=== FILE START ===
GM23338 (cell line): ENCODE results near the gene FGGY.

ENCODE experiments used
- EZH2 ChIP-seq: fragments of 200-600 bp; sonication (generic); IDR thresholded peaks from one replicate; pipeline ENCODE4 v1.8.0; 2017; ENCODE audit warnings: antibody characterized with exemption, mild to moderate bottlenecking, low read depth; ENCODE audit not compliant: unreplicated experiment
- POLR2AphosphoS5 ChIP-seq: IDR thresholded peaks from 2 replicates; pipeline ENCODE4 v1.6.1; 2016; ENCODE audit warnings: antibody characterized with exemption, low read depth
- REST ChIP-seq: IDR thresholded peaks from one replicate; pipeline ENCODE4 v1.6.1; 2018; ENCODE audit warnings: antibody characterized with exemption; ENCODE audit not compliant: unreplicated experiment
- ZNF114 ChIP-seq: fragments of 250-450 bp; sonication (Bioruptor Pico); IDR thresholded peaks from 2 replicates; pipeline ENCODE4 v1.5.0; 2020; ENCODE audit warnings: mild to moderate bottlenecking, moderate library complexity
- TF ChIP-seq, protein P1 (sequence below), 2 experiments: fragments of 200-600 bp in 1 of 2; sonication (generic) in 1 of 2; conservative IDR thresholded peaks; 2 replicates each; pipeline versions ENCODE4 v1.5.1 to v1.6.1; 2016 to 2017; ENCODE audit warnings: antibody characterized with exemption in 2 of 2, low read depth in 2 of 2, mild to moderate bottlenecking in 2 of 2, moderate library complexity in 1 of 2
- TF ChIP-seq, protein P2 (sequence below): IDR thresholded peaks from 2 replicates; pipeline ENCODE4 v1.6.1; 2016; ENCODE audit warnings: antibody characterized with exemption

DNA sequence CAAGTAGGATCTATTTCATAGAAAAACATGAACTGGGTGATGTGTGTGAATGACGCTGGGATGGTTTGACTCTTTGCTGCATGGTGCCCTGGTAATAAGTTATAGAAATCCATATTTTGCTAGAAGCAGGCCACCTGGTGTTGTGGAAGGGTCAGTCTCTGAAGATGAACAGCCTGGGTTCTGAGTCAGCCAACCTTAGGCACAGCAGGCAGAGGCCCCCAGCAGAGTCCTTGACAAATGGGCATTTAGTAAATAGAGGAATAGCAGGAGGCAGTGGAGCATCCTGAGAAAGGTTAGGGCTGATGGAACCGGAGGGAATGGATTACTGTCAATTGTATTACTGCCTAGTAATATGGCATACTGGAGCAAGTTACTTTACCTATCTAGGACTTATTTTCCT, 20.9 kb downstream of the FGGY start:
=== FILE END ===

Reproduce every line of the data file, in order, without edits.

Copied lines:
GM23338 (cell line): ENCODE results near the gene FGGY.

ENCODE experiments used
- EZH2 ChIP-seq: fragments of 200-600 bp; sonication (generic); IDR thresholded peaks from one replicate; pipeline ENCODE4 v1.8.0; 2017; ENCODE audit warnings: antibody characterized with exemption, mild to moderate bottlenecking, low read depth; ENCODE audit not compliant: unreplicated experiment
- POLR2AphosphoS5 ChIP-seq: IDR thresholded peaks from 2 replicates; pipeline ENCODE4 v1.6.1; 2016; ENCODE audit warnings: antibody characterized with exemption, low read depth
- REST ChIP-seq: IDR thresholded peaks from one replicate; pipeline ENCODE4 v1.6.1; 2018; ENCODE audit warnings: antibody characterized with exemption; ENCODE audit not compliant: unreplicated experiment
- ZNF114 ChIP-seq: fragments of 250-450 bp; sonication (Bioruptor Pico); IDR thresholded peaks from 2 replicates; pipeline ENCODE4 v1.5.0; 2020; ENCODE audit warnings: mild to moderate bottlenecking, moderate library complexity
- TF ChIP-seq, protein P1 (sequence below), 2 experiments: fragments of 200-600 bp in 1 of 2; sonication (generic) in 1 of 2; conservative IDR thresholded peaks; 2 replicates each; pipeline versions ENCODE4 v1.5.1 to v1.6.1; 2016 to 2017; ENCODE audit warnings: antibody characterized with exemption in 2 of 2, low read depth in 2 of 2, mild to moderate bottlenecking in 2 of 2, moderate library complexity in 1 of 2
- TF ChIP-seq, protein P2 (sequence below): IDR thresholded peaks from 2 replicates; pipeline ENCODE4 v1.6.1; 2016; ENCODE audit warnings: antibody characterized with exemption

DNA sequence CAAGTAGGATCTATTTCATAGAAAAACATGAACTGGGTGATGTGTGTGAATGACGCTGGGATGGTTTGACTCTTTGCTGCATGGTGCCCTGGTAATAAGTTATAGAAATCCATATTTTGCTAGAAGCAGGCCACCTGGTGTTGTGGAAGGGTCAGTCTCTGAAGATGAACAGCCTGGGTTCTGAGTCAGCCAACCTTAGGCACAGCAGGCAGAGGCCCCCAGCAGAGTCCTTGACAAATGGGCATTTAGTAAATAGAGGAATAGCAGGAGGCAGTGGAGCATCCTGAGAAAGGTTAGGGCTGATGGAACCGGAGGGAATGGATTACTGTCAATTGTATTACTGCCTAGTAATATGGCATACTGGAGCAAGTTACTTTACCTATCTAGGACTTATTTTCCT, 20.9 kb downstream of the FGGY start: